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Seizures and epileptiform activity in the early stages of Alzheimer disease.
- Vossel, Keith A;
- Beagle, Alexander J;
- Rabinovici, Gil D;
- Shu, Huidy;
- Lee, Suzee E;
- Naasan, Georges;
- Hegde, Manu;
- Cornes, Susannah B;
- Henry, Maya L;
- Nelson, Alexandra B;
- Seeley, William W;
- Geschwind, Michael D;
- Gorno-Tempini, Maria L;
- Shih, Tina;
- Kirsch, Heidi E;
- Garcia, Paul A;
- Miller, Bruce L;
- Mucke, Lennart
- et al.
Published Web Locationhttp://archneur.jamanetwork.com/article.aspx?articleid=1709572
No data is associated with this publication.
ImportanceEpileptic activity associated with Alzheimer disease (AD) deserves increased attention because it has a harmful impact on these patients, can easily go unrecognized and untreated, and may reflect pathogenic processes that also contribute to other aspects of the illness. We report key features of AD-related seizures and epileptiform activity that are instructive for clinical practice and highlight similarities between AD and transgenic animal models of the disease.
ObjectiveTo describe common clinical characteristics and treatment outcomes of patients with amnestic mild cognitive impairment (aMCI) or early AD who also have epilepsy or subclinical epileptiform activity.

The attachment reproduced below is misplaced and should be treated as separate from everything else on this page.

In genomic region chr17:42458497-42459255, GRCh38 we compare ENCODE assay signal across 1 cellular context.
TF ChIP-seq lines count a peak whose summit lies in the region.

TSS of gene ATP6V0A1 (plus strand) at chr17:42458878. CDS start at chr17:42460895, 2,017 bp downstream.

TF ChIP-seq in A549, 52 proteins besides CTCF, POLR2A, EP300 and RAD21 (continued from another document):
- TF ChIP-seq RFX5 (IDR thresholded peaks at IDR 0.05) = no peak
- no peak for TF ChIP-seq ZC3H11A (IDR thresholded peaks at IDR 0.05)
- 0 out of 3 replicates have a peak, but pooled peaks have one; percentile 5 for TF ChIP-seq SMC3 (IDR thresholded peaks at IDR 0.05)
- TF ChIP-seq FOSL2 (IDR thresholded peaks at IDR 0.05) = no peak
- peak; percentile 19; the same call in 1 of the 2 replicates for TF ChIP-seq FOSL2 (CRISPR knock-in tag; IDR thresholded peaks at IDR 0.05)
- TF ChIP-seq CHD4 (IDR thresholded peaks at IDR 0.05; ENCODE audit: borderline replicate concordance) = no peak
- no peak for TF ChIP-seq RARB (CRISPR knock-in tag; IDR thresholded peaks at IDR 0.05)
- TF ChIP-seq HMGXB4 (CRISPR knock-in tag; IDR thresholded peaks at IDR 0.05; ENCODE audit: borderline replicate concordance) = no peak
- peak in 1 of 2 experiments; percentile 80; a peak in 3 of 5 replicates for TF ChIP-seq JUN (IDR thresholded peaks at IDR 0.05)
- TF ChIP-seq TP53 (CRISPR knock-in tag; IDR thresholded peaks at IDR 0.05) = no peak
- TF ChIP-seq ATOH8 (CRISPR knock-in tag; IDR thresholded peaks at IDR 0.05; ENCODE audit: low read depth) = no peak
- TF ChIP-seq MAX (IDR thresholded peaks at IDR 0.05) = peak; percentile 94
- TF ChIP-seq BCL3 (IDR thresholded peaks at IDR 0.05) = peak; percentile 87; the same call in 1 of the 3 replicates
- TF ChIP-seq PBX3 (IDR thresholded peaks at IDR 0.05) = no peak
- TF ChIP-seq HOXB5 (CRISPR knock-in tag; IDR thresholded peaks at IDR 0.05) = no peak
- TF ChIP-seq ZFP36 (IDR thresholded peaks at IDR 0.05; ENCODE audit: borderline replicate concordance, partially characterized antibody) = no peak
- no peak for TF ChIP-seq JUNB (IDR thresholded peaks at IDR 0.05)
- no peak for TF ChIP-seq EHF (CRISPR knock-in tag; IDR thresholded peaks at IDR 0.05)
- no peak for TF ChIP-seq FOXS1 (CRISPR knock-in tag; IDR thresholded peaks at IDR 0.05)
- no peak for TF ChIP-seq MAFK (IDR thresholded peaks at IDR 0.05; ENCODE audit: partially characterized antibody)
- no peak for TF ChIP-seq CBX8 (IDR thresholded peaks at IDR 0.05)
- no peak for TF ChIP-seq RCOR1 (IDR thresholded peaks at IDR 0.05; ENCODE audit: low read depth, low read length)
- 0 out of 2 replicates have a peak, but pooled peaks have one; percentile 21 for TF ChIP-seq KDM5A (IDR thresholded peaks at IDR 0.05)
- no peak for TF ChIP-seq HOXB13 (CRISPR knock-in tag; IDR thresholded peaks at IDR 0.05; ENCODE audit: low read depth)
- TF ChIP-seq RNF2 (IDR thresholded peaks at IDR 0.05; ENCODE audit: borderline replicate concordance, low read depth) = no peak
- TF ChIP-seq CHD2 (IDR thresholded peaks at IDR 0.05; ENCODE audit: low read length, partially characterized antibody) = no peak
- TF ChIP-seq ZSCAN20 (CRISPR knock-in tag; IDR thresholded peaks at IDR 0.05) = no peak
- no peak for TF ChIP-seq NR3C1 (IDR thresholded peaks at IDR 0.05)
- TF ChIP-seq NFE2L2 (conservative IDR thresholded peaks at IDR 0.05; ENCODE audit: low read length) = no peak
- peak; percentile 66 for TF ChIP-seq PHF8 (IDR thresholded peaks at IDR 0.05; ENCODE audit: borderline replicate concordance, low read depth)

DesignRetrospective observational study from 2007 to 2012. SETTING Memory and Aging Center, University of California, San Francisco.
PatientsWe studied 54 patients with a diagnosis of aMCI plus epilepsy (n = 12), AD plus epilepsy (n = 35), and AD plus subclinical epileptiform activity (n = 7).
Main outcomes and measuresClinical and demographic data, electroencephalogram (EEG) readings, and treatment responses to antiepileptic medications.
ResultsPatients with aMCI who had epilepsy presented with symptoms of cognitive decline 6.8 years earlier than patients with aMCI who did not have epilepsy (64.3 vs 71.1 years; P = .02). Patients with AD who had epilepsy presented with cognitive decline 5.5 years earlier than patients with AD who did not have epilepsy (64.8 vs 70.3 years; P = .001). Patients with AD who had subclinical epileptiform activity also had an early onset of cognitive decline (58.9 years). The timing of seizure onset in patients with aMCI and AD was nonuniform (P < .001), clustering near the onset of cognitive decline. Epilepsies were most often complex partial seizures (47%) and more than half were nonconvulsive (55%). Serial or extended EEG monitoring appeared to be more effective than routine EEG at detecting interictal and subclinical epileptiform activity. Epileptic foci were predominantly unilateral and temporal. Of the most commonly prescribed antiepileptics, treatment outcomes appeared to be better for lamotrigine and levetiracetam than for phenytoin.
Conclusions and relevanceCommon clinical features of patients with aMCI- or AD-associated epilepsy at our center included early age at onset of cognitive decline, early incidence of seizures in the disease course, unilateral temporal epileptic foci detected by serial/extended EEG, transient cognitive dysfunction, and good seizure control and tolerability with lamotrigine and levetiracetam. Careful identification and treatment of epilepsy in such patients may improve their clinical course.
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